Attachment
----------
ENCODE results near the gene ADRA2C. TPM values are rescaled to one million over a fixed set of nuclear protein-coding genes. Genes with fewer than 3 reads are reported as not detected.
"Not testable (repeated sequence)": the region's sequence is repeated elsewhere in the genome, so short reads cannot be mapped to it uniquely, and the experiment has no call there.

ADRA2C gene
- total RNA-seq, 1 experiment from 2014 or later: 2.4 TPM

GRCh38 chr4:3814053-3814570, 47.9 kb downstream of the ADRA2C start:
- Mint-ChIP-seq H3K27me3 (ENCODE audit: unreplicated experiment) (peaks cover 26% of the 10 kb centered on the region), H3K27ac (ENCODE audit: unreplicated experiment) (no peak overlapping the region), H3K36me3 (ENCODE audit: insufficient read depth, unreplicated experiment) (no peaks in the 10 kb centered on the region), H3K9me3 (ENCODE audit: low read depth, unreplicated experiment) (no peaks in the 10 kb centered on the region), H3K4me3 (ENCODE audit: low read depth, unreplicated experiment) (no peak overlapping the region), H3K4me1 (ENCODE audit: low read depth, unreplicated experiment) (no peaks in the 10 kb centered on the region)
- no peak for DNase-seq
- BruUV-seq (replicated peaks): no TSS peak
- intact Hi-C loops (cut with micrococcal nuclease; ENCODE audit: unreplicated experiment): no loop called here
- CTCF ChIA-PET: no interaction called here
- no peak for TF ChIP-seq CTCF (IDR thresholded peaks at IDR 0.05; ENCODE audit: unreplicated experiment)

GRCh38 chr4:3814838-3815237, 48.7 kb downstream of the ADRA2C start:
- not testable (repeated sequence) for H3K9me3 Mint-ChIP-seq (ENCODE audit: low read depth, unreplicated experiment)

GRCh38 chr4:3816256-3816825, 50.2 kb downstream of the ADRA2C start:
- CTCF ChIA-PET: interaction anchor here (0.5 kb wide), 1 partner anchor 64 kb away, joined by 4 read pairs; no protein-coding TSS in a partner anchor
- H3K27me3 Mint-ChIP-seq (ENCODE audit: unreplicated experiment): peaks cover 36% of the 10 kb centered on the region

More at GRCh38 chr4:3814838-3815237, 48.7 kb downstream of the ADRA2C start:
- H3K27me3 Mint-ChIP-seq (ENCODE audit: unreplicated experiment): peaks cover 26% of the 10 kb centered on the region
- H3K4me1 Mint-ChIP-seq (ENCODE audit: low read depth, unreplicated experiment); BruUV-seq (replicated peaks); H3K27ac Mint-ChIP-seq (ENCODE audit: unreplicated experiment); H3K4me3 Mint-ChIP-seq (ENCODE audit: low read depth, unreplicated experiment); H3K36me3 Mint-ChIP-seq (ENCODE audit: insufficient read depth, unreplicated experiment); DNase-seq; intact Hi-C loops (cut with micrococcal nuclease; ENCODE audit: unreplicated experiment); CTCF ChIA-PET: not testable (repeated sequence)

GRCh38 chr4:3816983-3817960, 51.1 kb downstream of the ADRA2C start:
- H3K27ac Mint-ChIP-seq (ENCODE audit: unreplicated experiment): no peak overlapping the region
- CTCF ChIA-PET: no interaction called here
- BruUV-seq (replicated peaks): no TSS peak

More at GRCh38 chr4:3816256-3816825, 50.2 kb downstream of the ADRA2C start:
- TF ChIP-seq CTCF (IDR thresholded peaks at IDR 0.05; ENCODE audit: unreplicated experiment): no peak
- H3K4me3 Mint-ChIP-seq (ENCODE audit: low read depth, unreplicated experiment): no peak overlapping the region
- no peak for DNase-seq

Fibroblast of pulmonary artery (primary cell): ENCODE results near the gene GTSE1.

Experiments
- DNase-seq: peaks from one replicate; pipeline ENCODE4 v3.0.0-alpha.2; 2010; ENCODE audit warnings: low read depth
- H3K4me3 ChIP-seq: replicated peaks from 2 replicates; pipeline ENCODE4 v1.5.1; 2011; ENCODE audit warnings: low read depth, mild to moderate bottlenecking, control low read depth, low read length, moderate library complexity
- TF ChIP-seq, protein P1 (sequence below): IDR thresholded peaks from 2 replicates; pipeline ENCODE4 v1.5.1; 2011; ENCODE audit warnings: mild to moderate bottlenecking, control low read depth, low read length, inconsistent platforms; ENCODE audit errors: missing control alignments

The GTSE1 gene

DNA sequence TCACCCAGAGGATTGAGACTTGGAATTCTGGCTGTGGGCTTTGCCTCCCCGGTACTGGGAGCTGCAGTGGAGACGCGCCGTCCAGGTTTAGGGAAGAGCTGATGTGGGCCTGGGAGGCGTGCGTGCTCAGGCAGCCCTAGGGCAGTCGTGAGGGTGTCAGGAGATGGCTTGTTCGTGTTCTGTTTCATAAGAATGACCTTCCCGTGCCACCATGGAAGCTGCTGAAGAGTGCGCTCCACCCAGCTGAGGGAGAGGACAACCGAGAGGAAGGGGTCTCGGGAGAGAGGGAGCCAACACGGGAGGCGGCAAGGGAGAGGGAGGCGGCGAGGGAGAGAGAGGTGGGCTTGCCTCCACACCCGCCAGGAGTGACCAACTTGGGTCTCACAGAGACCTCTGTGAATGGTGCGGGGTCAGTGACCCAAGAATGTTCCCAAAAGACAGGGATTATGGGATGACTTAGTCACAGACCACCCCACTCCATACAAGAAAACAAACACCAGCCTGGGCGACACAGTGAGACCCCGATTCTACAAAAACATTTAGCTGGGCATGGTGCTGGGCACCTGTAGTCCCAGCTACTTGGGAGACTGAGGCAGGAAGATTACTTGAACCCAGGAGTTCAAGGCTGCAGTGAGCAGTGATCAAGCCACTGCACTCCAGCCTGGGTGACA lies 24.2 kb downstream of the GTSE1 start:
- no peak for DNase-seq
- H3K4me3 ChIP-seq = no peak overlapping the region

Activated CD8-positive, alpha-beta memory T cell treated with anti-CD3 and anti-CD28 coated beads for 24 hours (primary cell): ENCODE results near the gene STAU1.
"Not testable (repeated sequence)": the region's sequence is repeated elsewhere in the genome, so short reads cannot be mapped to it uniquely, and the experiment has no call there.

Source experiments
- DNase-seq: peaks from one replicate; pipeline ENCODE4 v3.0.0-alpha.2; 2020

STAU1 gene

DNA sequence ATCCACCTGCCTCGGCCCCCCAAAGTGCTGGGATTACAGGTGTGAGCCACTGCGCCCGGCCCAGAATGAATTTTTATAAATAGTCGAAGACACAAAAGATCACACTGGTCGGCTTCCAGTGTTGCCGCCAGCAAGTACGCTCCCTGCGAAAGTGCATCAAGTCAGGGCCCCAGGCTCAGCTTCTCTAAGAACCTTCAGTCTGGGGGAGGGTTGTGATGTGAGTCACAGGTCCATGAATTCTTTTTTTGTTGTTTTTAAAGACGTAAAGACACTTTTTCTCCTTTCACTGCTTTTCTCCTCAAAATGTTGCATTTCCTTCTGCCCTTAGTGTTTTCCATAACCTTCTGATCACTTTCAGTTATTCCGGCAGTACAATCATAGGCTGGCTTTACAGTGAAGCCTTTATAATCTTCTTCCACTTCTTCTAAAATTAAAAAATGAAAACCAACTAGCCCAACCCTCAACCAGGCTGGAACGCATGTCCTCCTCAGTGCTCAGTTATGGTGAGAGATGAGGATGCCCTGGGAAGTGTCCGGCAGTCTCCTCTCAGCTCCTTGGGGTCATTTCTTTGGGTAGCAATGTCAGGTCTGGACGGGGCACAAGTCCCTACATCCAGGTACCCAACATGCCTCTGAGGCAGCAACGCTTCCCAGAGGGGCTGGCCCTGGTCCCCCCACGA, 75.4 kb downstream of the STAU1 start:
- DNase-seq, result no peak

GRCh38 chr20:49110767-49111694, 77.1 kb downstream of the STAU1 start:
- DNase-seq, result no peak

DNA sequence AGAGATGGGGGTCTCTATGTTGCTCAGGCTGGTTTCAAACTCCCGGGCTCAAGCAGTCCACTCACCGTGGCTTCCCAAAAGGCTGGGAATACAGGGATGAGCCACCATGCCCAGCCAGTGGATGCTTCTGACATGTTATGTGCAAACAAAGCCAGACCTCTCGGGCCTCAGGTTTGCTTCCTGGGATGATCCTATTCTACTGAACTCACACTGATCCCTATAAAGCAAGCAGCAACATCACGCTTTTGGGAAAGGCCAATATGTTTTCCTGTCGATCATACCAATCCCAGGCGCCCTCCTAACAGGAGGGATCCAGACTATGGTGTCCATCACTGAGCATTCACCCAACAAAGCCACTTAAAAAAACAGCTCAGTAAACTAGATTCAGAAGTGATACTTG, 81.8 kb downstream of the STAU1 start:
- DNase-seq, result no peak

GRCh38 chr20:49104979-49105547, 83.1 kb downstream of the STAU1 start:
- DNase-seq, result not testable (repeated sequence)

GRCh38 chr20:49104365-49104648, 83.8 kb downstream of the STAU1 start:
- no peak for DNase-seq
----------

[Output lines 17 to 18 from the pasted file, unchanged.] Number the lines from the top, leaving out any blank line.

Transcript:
More at GRCh38 chr4:3814838-3815237, 48.7 kb downstream of the ADRA2C start:
- H3K27me3 Mint-ChIP-seq (ENCODE audit: unreplicated experiment): peaks cover 26% of the 10 kb centered on the region